#9 Night flowersPortfolio

01 Craig Cramer
01 Craig Cramer

 Magic
blooming
mandalas

Like shattered kaleidoscopes, shining mosaics and intriguing mandalas are these stunning, almost alien bouquets. A single look at the monthly bloom day posts of Craig Cramer is like delicious healthy ‘mind-snack’ for your creative nature-loving soul______.

02 Craig Cramer
02 Craig Cramer

Craig Cramer

Craig Cramer is an ex- magazine editor working as the communications specialist at Cornell University New York. This ultimate plant lover runs a beautiful personal blog called Ellis Hollow. Every month he creates and shares the most incredible scans of the plants and flowers he encounters in his life and garden, which he calls Bloom Day Scans.

ellishollow.remarc.com

03 Craig Cramer
03 Craig Cramer
“RAIN OR SHINE THERE’S ALWAYS SOMETHING IN THE GARDEN FOR SCANNING______.”
04 Craig Cramer
04 Craig Cramer
“RAIN OR SHINE THERE’S ALWAYS SOMETHING IN THE GARDEN FOR SCANNING______.”
05 Craig Cramer
05 Craig Cramer
06 Craig Cramer
06 Craig Cramer
“THE CYCLAMEN ON MY KITCHEN WINDOWSILL CONTINUES TO PUMP OUT FLOWERS, AND IS THE ONLY THING OBVIOUSLY INTERESTING DURING DARK WINTERDAYS_______.”
07 Craig Cramer

Flowercast

Iris
Poppy
Astrantia Bergenia
Dicentra Geranium
Centaurea montana Erysimum
Allium
Petunia
Cyclam
Christoffer weed
Monkhood
Cimicifuga ramosa

Text
Rosanne Loffeld

Photographs
Craig Cramer

At the website of Cornell University Craig says about himself: ‘I’m the communications specialist in the School of Integrative Plant Science (Cornell University, New York) who specializes in nothing. I manage numerous websites (including this one), write articles and news releases, blog, shoot photos and video, manage our poster printer and do anything else necessary to get the word out about our research, teaching, and extension and outreach programs.’

His marvelous bloom day scans tell us something else. Craig’s a real artist. He certainly is specialized in something; scanning blooms. He started his personal blog Ellis Hollow twelve years ago, and his work is getting more and more fabulous... By now Craig has posted more than twentyseven pages with the most amazing bloom day scans. Some with additional humorous shreds of text like; ‘Oh yeah. They’re sticky.’ Or, during rain season; "Despite some recent rains that have perked things up a bit, the garden is still spotty. But there’s always something to scan..." In the summer heat of July; "Lawn is toast. Got trees shedding leaves. Spot watering is keeping transplants and the veggie garden going. Slim pickin’s on blooms. But there’s always something out there for scanning."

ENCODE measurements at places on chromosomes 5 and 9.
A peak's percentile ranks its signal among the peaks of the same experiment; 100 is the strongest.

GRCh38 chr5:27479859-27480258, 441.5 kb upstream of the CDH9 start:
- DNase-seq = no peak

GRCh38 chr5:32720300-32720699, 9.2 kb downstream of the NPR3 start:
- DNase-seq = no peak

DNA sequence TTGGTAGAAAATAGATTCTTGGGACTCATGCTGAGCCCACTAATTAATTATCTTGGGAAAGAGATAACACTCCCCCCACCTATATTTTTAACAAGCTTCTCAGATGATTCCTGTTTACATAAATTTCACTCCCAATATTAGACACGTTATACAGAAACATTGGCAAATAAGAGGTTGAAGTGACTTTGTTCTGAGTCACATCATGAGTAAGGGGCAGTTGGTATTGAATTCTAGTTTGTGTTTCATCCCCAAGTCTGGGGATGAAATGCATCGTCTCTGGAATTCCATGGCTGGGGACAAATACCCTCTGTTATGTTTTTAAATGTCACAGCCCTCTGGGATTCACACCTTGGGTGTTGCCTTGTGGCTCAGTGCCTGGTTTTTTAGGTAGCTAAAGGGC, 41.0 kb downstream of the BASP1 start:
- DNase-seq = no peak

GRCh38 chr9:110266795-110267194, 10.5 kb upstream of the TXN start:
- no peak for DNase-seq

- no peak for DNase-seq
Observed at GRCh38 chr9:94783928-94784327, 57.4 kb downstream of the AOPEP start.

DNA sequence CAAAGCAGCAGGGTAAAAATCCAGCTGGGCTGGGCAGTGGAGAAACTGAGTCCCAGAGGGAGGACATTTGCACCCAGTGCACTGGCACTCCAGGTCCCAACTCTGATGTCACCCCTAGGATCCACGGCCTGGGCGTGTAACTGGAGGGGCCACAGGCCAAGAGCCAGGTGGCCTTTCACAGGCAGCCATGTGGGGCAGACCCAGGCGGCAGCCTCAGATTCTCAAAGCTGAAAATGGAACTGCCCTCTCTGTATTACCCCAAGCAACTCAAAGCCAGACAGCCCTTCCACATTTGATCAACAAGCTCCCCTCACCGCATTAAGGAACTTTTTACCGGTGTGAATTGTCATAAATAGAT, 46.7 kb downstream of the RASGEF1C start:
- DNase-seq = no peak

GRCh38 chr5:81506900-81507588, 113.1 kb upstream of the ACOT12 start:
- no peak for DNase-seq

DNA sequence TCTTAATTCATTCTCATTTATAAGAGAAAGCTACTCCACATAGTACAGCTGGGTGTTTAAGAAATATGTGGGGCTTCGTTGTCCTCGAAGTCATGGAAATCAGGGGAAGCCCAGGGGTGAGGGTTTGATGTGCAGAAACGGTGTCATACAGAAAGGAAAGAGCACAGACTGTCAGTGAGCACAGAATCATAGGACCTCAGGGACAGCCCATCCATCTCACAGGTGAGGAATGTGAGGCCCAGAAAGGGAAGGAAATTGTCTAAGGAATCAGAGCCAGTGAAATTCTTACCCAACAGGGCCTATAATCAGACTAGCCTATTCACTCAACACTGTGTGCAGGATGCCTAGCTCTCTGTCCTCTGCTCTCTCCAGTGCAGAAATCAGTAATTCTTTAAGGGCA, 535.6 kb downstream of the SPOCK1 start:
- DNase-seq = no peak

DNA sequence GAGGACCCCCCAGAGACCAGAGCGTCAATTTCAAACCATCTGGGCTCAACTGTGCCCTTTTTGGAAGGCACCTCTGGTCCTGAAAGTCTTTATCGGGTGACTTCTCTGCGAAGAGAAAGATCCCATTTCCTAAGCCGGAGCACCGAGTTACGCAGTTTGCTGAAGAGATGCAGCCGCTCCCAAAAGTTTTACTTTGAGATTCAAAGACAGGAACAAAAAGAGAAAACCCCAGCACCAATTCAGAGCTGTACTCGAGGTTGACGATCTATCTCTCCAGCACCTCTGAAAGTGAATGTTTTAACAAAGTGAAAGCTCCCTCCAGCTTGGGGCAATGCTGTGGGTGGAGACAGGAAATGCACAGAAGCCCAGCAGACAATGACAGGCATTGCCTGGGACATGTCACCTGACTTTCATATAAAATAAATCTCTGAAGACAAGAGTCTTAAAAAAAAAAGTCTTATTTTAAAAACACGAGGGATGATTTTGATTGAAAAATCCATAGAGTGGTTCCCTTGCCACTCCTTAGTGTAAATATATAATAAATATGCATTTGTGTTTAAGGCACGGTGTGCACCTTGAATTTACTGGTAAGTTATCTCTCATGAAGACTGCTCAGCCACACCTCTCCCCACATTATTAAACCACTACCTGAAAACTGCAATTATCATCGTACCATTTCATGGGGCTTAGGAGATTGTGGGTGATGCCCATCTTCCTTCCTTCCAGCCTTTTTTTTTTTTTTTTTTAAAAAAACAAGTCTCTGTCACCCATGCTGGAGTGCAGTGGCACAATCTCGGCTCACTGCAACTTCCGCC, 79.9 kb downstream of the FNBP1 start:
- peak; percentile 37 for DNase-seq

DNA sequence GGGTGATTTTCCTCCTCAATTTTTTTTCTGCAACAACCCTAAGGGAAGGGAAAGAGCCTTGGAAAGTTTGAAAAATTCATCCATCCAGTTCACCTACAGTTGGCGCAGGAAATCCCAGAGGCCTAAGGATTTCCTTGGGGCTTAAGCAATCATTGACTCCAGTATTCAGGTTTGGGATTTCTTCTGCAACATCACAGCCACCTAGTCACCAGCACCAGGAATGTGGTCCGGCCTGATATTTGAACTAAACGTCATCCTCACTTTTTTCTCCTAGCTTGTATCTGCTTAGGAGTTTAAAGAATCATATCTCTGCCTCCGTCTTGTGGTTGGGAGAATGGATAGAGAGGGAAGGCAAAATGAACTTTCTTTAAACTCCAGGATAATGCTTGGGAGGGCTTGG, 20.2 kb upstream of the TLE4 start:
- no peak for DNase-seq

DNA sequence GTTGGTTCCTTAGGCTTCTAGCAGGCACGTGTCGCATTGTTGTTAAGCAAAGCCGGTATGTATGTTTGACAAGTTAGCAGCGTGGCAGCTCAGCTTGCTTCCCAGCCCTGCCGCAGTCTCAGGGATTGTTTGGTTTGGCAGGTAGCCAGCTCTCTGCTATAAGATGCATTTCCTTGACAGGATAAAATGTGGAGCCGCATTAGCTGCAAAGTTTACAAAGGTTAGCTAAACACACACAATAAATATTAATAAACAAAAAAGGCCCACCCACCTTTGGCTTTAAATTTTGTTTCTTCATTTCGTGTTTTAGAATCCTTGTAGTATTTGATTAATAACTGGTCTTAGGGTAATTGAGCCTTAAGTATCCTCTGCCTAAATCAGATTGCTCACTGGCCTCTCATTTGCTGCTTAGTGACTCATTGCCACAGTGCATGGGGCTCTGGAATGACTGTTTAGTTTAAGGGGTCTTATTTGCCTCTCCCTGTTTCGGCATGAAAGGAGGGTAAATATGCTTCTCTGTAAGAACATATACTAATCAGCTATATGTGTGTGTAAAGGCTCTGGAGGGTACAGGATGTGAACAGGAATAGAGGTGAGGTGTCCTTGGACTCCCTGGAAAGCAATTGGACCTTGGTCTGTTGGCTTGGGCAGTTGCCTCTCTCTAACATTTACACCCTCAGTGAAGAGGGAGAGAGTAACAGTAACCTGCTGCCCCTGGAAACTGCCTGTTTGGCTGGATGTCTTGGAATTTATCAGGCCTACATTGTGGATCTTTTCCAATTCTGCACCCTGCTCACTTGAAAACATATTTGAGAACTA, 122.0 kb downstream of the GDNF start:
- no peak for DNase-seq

Floral patterns

His inspiring work variates from catchy cabbage mandalas till complicated, balanced and very fragile multifloral arrangements. Originally Craig started up publishing his scans for his students. But his four-panes, honeycombs, caleidoscopes and mandalas by now are reaching a far bigger audience. His work is a real source of inspiration ‘for all plant folks’.

Craigs work goes back to 2005. Looking at his vlog you get to see all year long seasons in his garden, marvel at the beautiful floral mandalas and read about him struggling with his scanners, fiddling with frosting dahlia’s, ‘blue eye’ alliums, pink pegunia’s, canna honeycombs and new year’s cyclamen. ‘The cyclamen on the kitchen windowsill continues to pump out flowers, and is the only thing obviously interesting in winterdays. These plants — like forced bulbs — are usually considered disposable after they flower. But I’m glad I saved this one to give some angels to dance on the kitchen window sill.”

Tossing flowers

A New York Times article in 2005 introduced Craig to the scanned flower art technique; arranging flowers on the platen of a flatbed scanner, with the resulting prints looking like old-timey pressed-flower arrangements, only with vibrant colors and 3-D effects. Craig recalls: “Before I even finished reading the article, I ran over to my office windowsill, snapped off whatever was flowering (violets, geraniums, fuschias), tossed them on the scanner, threw my jacket over the top, and hit scan. It’s one of those techniques that takes a minute to learn — and a lifetime to master.”

And he did. No daffodils or tulips yet in his New York garden. But Craig’s already looking forward to spring when he can choose excessive from an excessive load of types of flowers. “But in all honesty, the biggest barrier (beyond time) is that I really have a hard time cutting my best flowers off at the knees, even if they’ll be immortalized in art_______.”

Text
Rosanne Loffeld

Photographs
Craig Cramer